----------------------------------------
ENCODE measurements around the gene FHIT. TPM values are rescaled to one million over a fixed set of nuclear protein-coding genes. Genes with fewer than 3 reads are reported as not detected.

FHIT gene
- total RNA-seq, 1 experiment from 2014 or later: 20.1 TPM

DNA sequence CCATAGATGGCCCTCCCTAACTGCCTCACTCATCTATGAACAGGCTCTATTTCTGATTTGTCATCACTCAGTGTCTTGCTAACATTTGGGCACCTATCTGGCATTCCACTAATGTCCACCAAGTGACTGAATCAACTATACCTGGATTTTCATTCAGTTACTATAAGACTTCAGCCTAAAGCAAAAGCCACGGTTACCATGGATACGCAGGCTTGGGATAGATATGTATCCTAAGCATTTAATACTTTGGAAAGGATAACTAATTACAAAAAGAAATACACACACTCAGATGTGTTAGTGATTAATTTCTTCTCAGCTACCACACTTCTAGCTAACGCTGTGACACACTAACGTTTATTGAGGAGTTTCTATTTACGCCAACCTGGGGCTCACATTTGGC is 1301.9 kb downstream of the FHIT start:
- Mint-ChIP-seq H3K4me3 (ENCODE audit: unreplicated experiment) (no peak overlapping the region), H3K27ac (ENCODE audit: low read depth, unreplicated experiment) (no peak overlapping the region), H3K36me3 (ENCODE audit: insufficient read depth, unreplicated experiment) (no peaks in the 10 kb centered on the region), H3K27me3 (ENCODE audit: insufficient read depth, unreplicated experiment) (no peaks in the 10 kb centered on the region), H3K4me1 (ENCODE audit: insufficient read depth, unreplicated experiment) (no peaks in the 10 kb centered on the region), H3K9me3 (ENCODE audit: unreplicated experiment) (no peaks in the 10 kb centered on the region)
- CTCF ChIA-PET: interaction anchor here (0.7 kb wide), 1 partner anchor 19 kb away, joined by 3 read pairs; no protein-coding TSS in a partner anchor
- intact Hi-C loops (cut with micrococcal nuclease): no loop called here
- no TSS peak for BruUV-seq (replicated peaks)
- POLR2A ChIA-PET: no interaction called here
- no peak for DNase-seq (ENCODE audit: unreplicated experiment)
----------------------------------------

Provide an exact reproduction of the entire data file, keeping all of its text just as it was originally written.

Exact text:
ENCODE measurements around the gene FHIT. TPM values are rescaled to one million over a fixed set of nuclear protein-coding genes. Genes with fewer than 3 reads are reported as not detected.

FHIT gene
- total RNA-seq, 1 experiment from 2014 or later: 20.1 TPM

DNA sequence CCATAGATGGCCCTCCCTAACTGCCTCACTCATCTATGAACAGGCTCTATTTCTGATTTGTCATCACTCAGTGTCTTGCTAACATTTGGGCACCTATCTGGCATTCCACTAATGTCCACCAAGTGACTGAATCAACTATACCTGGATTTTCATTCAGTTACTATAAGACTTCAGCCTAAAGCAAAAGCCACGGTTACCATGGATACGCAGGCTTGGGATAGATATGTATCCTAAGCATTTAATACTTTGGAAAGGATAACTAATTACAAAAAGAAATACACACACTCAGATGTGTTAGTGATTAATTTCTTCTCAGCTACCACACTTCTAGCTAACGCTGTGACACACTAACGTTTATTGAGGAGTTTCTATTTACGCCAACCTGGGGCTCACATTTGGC is 1301.9 kb downstream of the FHIT start:
- Mint-ChIP-seq H3K4me3 (ENCODE audit: unreplicated experiment) (no peak overlapping the region), H3K27ac (ENCODE audit: low read depth, unreplicated experiment) (no peak overlapping the region), H3K36me3 (ENCODE audit: insufficient read depth, unreplicated experiment) (no peaks in the 10 kb centered on the region), H3K27me3 (ENCODE audit: insufficient read depth, unreplicated experiment) (no peaks in the 10 kb centered on the region), H3K4me1 (ENCODE audit: insufficient read depth, unreplicated experiment) (no peaks in the 10 kb centered on the region), H3K9me3 (ENCODE audit: unreplicated experiment) (no peaks in the 10 kb centered on the region)
- CTCF ChIA-PET: interaction anchor here (0.7 kb wide), 1 partner anchor 19 kb away, joined by 3 read pairs; no protein-coding TSS in a partner anchor
- intact Hi-C loops (cut with micrococcal nuclease): no loop called here
- no TSS peak for BruUV-seq (replicated peaks)
- POLR2A ChIA-PET: no interaction called here
- no peak for DNase-seq (ENCODE audit: unreplicated experiment)